The Department of Health has come in for stinging criticism for the way it handled National Programme for IT contracts from Parliament’s spending watchdog, which doubts its ability to deliver a ‘paperless’ NHS by 2018.

In a report published this morning on the hearings that it held into the ‘dismantled NPfIT’ in June, the Commons’ public accounts committee says the DH’s poor performance means the total cost of NPfIT is likely to be more than the £10 billion the department has estimated.

It points out that this figure – first revealed by EHI in August – does not include the further costs of Lorenzo in the North, Midlands and East, or the significant legal costs it has run up dealing with local service providers CSC and Fujitsu.

The committee reserves its most withering criticism for the situation in the NME. It says CSC’s performance on delivering the Lorenzo EPR to the region has been “poor.”

Yet it says the DH’s negotiating position with the company has been “weak” because “it could not meet its own contractual obligation to make available 160 trusts… to take the new system" – opening itself up to potential legal action from the company.

The result has been tortuous negotiations, which have yet to be completed, but which have cost the DH £2.9m to date.

The department does have a legally binding, interim agreement in place with the company.

This removed CSC’s monopoly on supplying systems to the NME, but gave it £100m in compensation and promised central financial support for up to 22 trusts that may still want to take Lorenzo.

As a result, CSC will be paid around £2.2 billion in total, with £572m earmarked for future spending on Lorenzo; a situation the PAC summarises as “the public purse continuing to pay for failures by the department and its contractors.”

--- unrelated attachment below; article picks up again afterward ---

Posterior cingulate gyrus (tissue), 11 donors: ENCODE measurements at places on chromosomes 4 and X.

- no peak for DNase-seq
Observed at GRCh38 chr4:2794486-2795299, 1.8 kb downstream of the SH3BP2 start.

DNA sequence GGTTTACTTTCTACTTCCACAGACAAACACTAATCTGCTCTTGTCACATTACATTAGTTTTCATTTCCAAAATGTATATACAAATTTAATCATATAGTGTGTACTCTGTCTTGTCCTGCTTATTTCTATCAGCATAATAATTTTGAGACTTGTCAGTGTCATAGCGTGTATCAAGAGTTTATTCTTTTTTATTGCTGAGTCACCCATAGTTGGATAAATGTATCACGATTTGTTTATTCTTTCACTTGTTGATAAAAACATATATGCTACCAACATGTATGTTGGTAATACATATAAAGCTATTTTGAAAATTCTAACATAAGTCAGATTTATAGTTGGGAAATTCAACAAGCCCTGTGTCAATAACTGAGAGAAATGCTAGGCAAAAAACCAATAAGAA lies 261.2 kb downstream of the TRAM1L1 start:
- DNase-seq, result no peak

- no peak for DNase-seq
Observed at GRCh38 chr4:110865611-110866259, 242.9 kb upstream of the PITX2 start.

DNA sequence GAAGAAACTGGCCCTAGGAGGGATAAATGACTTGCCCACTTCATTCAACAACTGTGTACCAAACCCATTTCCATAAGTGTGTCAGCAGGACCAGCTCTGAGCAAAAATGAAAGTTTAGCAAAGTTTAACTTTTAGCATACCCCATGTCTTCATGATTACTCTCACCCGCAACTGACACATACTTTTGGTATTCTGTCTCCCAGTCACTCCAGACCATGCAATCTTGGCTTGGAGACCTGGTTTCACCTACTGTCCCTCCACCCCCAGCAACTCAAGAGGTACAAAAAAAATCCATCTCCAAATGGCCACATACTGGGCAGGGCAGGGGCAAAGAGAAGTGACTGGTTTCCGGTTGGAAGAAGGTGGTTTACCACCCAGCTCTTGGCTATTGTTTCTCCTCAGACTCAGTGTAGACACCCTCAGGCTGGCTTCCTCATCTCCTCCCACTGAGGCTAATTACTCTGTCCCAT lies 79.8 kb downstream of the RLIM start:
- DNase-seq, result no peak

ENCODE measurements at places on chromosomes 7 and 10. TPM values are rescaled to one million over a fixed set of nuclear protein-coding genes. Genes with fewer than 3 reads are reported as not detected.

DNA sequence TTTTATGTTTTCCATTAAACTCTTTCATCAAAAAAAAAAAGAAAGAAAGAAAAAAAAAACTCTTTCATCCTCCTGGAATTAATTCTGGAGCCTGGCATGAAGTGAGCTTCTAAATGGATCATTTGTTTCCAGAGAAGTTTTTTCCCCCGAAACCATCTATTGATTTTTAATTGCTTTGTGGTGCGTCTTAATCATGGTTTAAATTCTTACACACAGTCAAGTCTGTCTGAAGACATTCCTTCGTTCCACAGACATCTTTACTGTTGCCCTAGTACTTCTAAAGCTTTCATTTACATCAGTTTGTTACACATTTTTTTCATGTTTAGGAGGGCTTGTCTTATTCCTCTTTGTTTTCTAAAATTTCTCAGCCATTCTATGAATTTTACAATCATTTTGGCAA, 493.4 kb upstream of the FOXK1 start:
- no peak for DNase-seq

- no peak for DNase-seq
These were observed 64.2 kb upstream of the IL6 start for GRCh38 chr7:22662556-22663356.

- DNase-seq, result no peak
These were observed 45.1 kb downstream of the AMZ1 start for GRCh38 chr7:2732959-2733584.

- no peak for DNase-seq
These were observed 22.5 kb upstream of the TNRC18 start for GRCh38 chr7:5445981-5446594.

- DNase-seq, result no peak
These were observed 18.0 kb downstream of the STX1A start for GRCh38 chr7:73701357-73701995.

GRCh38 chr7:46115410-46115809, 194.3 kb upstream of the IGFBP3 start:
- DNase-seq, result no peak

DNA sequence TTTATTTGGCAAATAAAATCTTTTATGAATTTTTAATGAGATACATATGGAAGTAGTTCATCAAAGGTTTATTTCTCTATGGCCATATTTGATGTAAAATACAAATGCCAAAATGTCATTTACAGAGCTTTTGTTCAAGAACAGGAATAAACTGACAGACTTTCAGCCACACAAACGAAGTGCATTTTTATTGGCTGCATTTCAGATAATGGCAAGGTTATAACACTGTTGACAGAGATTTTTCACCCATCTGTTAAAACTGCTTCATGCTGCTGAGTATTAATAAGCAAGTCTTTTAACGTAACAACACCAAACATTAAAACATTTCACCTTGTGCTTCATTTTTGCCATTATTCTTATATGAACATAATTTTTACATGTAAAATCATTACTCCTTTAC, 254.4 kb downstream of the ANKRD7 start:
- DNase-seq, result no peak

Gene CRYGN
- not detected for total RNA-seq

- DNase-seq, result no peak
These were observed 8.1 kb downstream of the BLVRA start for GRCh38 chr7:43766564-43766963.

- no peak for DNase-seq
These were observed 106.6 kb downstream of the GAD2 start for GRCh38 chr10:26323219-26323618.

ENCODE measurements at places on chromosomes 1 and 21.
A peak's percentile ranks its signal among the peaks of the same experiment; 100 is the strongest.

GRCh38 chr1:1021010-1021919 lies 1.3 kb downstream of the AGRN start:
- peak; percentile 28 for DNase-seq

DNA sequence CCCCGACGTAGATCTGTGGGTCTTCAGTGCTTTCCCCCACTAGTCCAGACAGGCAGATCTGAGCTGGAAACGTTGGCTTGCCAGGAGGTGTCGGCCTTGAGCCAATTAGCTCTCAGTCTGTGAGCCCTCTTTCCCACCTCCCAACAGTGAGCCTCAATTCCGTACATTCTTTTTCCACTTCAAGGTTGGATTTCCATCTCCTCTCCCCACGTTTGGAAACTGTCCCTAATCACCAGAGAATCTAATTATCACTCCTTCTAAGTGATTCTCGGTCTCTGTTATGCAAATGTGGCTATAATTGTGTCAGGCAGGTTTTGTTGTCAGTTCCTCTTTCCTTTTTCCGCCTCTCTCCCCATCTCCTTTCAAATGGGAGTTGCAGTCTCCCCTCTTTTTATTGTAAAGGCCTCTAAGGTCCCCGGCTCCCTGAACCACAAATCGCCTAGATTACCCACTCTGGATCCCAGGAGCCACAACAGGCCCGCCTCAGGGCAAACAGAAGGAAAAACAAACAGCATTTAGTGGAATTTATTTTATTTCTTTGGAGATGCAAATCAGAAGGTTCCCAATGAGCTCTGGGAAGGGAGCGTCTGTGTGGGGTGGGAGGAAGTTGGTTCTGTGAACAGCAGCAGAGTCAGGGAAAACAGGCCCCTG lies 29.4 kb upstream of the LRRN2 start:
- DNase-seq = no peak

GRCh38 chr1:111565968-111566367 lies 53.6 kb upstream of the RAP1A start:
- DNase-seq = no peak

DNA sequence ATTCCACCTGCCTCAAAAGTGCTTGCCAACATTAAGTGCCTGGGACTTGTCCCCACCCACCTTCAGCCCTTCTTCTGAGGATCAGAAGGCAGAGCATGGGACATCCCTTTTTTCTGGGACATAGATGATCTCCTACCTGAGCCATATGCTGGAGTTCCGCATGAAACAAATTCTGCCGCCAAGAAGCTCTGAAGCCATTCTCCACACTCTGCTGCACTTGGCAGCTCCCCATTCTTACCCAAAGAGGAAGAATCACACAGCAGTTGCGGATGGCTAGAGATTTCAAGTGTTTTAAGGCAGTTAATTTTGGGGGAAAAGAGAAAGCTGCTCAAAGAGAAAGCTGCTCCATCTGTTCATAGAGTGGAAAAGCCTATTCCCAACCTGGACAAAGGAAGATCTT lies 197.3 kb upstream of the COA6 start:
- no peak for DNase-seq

At the moment, Lorenzo is in extensive use in just two trusts – University Hospitals of Morecambe Bay NHS Foundation Trust and Humber NHS Foundation Trust.

As reported by EHI in its ‘NAO files’ series of stories, the DH estimates that £9.8 billion will eventually be spent on NPfIT.

However, the PAC says this not only excludes the future costs of Lorenzo, but the cost of settling the dispute with Fujitsu, which exited the Southern Programme for IT in May 2008.

The committee’s report notes that more than four years later, “arbitration is still on-going” and the costs are “significant” – amounting to £31.5m so far.

It says the DH “must manage the re-set contract with CSC robustly” and that it should “report the additional costs of the national programme, including legal costs, as soon as possible.”

The national programme was set up in 2002. It split the country into five clusters and appointed a local service provider for each. The LSPs were supposed to contract with software companies and deliver ‘strategic’ EPRs to trusts.

However, just two LSPs – BT in London and parts of the South and CSC in the NME – still remain, and EPR deployments have fallen far short of what was planned.

The PAC’s report says that the benefits gained from what has been delivered are also “extremely disappointing.”

As EHI has been spelling out in the ‘NAO files’, which are based on the DH’s cost and benefit calculations as released to the National Audit Office, “two thirds of the £10.7 billion of total forecast benefits are still to be realised.”

Most of these benefits have come from national infrastructure and national programmes, such as Choose and Book, which were also part of NPfIT. The PAC says that “nearly all (98%) of the estimated benefits [of the care record programmes] were future benefits.

It recommends that the DH should now “set out how it will support local trusts to secure benefits” in the future – and tell MPs how it is getting on.

The last, Labour government started a shift away from the programme’s original set-up by creating local ownership programmes, telling trusts to implement systems that would secure ‘clinical five’ functionality, and investing in information sharing programmes.

The present government scrapped the programme in September 2010 and effectively did so again a year later, when it said its dismantling would be accelerated.

The PAC describes the whole debacle as a “sorry history” and says it doubts that the DH will now be able to deliver on health secretary Jeremy Hunt’s vision of a ‘paperless’ NHS by 2018, given its NPfIT performance.

“There were failures to understand the complexity of the tasks, to recognise the difficulties of persuading NHS trusts to take new systems that had been procured nationally, and to get people to operate the systems effectively even when they were adopted,” it concludes of the programme.

“Making the NHS paperless will involve further significant investment in IT and business transformation. However, the Department has not even set aside a specific budget for this purpose.”